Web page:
Lizard Range and Flathead Avalanche Forecast

Issued: Apr 9th, 2021 4:00PM

Sat Apr 10th Current Conditions
Alpine Considerable Treeline Moderate Below Treeline Low
Sun Apr 11th 2 Day Outlook
Alpine Moderate Treeline Moderate Below Treeline Low
Mon Apr 12th 3 Day Outlook
Alpine Moderate Treeline Moderate Below Treeline Low

The alpine rating is considerable, the treeline rating is moderate, and the below treeline rating is low. Known problems include Wind Slabs and Cornices.

New snow and wind are expected to increase the avalanche danger at upper elevations. Watch for areas of wind-drifted snow, especially near ridge-crests, roll-overs, and in steep terrain, and minimize your exposure to cornices. 

Summary

Confidence

Moderate - Forecast snowfall amounts are uncertain.

Weather Forecast

Friday night: Cloudy, 5-10 cm of snow, moderate southwest wind with strong gusts at ridgetops, treeline temperatures near -6 C, freezing level dropping to 1200 m.

Saturday: Cloudy, 5-10 cm of snow, light southwest wind, treeline temperatures near -5 C, freezing level rising to 1400 m and dropping to valley bottom overnight.

Sunday: Sunny with afternoon cloud, light variable wind, treeline temperatures near -2 C, freezing level rising to 1700 m and dropping to valley bottom overnight.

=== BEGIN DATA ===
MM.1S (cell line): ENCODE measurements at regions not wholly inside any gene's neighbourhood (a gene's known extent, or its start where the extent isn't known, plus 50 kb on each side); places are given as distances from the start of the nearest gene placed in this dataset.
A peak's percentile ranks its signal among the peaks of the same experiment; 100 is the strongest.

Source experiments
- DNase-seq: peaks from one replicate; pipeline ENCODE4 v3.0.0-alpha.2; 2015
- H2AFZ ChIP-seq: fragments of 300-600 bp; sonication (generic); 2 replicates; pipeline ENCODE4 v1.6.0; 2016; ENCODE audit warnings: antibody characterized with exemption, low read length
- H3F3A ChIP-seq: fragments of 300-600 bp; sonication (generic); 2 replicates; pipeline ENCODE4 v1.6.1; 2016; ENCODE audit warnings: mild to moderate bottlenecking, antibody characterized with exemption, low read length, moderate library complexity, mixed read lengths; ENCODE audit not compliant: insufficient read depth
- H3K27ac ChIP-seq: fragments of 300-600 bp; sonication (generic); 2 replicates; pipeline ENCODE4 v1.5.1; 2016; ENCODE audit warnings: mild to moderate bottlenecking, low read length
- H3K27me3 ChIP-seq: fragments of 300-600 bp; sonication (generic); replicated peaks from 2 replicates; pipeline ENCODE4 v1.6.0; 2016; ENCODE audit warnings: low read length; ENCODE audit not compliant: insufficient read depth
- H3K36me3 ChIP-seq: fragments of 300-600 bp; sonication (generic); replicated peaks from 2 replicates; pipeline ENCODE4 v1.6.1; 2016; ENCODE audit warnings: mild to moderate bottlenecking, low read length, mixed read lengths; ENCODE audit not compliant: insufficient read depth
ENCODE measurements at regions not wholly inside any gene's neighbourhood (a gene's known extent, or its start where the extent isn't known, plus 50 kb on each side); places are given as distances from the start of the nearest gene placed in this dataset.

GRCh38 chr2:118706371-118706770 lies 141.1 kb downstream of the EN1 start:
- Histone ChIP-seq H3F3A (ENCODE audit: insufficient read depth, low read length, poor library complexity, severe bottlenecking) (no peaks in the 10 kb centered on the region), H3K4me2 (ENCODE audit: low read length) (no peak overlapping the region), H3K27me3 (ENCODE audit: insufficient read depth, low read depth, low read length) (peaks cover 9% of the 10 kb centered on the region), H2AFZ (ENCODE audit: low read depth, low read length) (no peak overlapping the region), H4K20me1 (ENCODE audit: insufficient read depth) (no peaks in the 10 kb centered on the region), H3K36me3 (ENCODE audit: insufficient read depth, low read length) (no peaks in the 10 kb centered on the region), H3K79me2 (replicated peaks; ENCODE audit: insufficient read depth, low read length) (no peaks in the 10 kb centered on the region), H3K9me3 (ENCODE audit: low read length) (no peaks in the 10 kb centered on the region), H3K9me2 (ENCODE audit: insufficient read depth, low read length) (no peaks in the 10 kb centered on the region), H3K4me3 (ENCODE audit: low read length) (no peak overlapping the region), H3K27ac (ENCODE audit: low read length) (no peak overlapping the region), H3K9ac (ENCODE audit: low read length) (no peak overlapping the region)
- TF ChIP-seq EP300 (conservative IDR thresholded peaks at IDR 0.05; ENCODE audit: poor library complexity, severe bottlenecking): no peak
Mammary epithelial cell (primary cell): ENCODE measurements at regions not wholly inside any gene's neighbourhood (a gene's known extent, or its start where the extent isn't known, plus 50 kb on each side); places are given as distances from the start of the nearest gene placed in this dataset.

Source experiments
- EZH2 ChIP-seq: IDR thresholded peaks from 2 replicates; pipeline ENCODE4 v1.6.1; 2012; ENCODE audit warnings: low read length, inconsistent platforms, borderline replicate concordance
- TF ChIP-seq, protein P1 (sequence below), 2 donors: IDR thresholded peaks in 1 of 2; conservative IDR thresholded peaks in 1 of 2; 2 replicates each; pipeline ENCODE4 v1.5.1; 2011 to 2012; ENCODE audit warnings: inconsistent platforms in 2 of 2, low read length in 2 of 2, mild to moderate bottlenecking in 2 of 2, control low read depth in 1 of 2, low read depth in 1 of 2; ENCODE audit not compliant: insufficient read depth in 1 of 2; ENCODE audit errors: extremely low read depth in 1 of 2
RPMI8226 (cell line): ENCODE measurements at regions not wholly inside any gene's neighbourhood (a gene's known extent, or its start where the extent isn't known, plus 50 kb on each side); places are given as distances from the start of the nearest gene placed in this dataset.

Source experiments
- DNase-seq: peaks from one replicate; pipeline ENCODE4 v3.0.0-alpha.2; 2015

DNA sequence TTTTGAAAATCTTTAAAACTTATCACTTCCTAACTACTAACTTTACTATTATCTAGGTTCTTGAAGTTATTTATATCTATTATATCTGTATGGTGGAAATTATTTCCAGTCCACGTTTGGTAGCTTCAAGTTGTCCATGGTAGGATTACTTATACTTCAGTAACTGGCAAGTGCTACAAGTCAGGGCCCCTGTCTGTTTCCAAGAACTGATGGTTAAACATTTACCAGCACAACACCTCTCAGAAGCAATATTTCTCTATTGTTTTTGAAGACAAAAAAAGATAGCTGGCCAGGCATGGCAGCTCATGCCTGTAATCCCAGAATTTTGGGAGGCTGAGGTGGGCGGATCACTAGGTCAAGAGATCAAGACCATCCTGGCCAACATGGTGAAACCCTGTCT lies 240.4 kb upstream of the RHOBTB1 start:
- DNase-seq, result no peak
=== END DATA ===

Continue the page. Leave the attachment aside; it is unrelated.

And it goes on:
Monday: Mix of sun and cloud, light northeast wind, treeline temperatures near -4 C, freezing level rising to 1500 m and dropping to valley bottom overnight. 

Avalanche Summary

On Thursday, there were reports of several small (up to size 1.5) loose dry avalanches.

Snowpack Summary

Another 10-20 cm of new snow is forecast to accumulate by midday Saturday with moderate southwest wind. The new snow will combine with the previous 10-20 cm of snow from earlier in the week, continuing to build fresh wind slabs in lee features that may be possible to human trigger. Cornices are large, looming, and capable of triggering avalanches when they fail.

The mid-pack is firm and well settled. Some faceted snow and a decomposing melt-freeze crust can be found near the base of the snowpack. Snow line is slowly creeping up the mountains to roughly 1400 m in elevation. Check out this MIN report for more details on the access from common staging areas.

Glide cracks releasing as full depth glide slab avalanches become more common in the spring and are extremely difficult to predict. Best practice is to avoid slopes with glide cracks.

Terrain and Travel

  • Watch for newly formed and reactive wind slabs as you transition into wind affected terrain.
  • Avoid freshly wind loaded terrain features.
  • Pay attention to cornices and give them a wide berth when traveling on or below ridges.
  • Be aware of the potential for loose avalanches in steep terrain where snow hasn't formed a slab.

Problems

Wind Slabs

An icon showing Wind Slabs

Likelihood

Possible-Likely

Expected Size

1.5 - 2.5

Recent snow and wind are expected to form fresh wind slabs that may be reactive to human triggering.   

Aspects:

North, North East, East, South East, South, North West.

Elevations:

Alpine, Treeline.

Cornices

An icon showing Cornices

Likelihood

Possible

Expected Size

1.5 - 2.5

Cornices are large and looming along many ridgelines. They are capable of triggering large avalanches when they fail.

Aspects:

North, North East, East, South East, North West.

Elevations:

Alpine.

Valid until: Apr 10th, 2021 4:00PM

Forecast Trend

The latest forecast danger ratings, broken down to elevation. See how an elevation is trending.